The priesthood gains power by showing how indispensable they are. “Without us,” they say, “your homes will never be cured.” And this verse highlights only one “can’t-do-without” aspect of the priests.

My other thought about this verse (despite the odd fact that it is lay people who do the grunt work by cleaning out the house and possibly exposing themselves to the plague while the priest stays outside and safe) is the concept of a just, loving, and merciful Lord bestowing leprosy on the people.

No reason is given, that I could see, as to why the Everlasting Holy of Holies would inflict leprosy on anyone, especially one of His followers. I do find that odd but this is the same God that denied Moses entry to the Promised Land for hitting a rock against the Lord’s wishes.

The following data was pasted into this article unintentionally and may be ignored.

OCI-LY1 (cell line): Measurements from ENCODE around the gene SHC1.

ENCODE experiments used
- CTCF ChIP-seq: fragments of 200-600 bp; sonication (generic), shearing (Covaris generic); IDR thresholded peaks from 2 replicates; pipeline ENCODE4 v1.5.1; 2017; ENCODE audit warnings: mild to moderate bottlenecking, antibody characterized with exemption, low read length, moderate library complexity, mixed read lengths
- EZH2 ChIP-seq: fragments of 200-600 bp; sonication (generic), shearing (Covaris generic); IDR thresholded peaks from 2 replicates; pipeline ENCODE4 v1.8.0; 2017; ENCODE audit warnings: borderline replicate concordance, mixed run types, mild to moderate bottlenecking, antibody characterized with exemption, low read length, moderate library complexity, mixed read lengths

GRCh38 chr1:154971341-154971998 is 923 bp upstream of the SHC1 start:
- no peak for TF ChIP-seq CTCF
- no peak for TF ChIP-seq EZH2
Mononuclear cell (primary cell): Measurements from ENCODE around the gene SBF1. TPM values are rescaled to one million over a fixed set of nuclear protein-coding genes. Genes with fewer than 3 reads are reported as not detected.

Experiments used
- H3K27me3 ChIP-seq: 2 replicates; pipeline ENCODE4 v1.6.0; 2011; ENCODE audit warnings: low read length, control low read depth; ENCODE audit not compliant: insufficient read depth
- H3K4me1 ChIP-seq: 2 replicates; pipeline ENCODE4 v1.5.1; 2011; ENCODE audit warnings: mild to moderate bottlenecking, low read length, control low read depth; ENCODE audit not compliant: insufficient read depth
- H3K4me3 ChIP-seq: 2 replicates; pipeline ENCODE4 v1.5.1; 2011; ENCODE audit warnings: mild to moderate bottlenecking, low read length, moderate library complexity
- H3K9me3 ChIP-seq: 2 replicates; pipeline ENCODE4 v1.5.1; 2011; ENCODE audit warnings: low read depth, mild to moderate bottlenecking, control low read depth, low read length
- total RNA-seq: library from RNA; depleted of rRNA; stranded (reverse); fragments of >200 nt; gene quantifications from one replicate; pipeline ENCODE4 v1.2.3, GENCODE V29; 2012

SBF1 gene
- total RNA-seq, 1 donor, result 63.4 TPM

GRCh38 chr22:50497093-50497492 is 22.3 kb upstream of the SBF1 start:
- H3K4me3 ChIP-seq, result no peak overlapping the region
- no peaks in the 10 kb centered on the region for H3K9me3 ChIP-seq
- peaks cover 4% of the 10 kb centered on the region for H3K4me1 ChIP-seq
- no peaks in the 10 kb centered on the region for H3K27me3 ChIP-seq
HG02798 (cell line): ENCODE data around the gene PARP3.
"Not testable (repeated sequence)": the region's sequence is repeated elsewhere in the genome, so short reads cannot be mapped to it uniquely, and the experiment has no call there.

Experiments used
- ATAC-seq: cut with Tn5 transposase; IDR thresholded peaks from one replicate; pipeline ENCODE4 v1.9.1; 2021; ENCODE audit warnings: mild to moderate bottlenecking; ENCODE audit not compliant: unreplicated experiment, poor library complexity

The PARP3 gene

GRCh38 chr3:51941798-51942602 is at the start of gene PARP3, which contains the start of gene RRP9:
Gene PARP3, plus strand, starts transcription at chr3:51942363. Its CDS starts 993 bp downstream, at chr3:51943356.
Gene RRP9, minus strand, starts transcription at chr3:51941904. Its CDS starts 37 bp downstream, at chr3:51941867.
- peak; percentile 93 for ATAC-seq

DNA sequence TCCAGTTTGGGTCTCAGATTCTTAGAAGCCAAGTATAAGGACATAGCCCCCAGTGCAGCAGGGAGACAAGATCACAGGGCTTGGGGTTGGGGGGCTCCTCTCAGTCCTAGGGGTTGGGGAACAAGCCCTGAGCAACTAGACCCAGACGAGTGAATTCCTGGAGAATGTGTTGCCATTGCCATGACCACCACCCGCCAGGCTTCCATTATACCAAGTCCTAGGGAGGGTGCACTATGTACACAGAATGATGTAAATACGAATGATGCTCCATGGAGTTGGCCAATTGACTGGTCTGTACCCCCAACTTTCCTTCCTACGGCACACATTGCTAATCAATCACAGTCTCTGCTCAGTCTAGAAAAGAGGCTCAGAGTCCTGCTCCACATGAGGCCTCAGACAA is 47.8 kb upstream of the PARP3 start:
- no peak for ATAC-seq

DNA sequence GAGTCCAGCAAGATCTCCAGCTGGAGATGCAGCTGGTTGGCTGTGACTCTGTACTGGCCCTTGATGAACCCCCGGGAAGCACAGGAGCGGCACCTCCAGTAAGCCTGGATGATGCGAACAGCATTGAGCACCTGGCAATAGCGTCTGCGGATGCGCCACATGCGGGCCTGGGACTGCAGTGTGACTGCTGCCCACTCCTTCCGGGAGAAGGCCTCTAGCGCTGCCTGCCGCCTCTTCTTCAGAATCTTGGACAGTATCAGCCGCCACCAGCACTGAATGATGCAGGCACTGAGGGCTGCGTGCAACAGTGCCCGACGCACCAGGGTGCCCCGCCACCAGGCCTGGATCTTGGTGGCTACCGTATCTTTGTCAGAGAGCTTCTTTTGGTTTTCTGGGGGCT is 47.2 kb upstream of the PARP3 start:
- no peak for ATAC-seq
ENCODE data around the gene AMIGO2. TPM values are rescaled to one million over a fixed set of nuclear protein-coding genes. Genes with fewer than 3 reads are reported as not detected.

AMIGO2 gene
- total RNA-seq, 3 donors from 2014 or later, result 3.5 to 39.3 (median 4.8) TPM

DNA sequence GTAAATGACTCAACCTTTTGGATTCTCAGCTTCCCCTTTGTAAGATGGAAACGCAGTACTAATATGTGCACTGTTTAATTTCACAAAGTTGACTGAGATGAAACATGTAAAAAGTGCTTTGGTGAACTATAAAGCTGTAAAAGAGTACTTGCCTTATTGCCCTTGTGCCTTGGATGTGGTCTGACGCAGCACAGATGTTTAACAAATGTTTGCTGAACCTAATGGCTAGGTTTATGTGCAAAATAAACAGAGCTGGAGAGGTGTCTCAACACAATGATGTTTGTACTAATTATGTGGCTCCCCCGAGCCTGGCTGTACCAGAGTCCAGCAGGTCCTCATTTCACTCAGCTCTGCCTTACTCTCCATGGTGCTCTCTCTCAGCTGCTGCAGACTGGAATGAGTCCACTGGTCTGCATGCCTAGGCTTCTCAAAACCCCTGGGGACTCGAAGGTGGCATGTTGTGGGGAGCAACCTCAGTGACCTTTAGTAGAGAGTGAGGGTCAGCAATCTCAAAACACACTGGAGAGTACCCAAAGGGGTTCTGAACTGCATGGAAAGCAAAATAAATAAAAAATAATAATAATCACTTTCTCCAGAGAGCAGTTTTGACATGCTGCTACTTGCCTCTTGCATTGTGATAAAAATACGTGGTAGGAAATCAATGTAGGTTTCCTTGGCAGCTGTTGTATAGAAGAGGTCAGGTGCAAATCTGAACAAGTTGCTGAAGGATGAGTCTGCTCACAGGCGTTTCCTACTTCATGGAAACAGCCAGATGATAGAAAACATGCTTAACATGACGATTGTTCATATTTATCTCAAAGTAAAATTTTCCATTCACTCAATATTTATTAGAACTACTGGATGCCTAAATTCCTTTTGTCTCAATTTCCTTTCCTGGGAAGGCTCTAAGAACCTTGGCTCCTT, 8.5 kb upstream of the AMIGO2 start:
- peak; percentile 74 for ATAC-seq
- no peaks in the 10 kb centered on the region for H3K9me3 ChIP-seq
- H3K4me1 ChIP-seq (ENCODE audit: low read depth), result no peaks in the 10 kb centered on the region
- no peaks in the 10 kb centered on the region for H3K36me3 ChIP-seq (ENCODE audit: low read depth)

Go figure.

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Back to 2010 and it would be cheating of me to tell you what answer I gave my son as to his query about the Lord’s logic.

As for me, like the Israelites following Moses through the desert, I have completed my own personal journey only to discover the footsteps of all those who have wandered before me.

Now, please pass the gefilte fish and horseradish, if you don’t mind because my youngest has Four Questions to ask.

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Snowflakes

Human beings are akin to snowflakes. Each one is unique. Each one is a work of God. Each one is beautiful. And each one is gone far too quickly.

As a member of own personal troika, I have admired the comedy and writing of George Carlin for most of my forty years of life. So it was obvious that I would buy and devour his last book, Last Words, published after his death in 2008.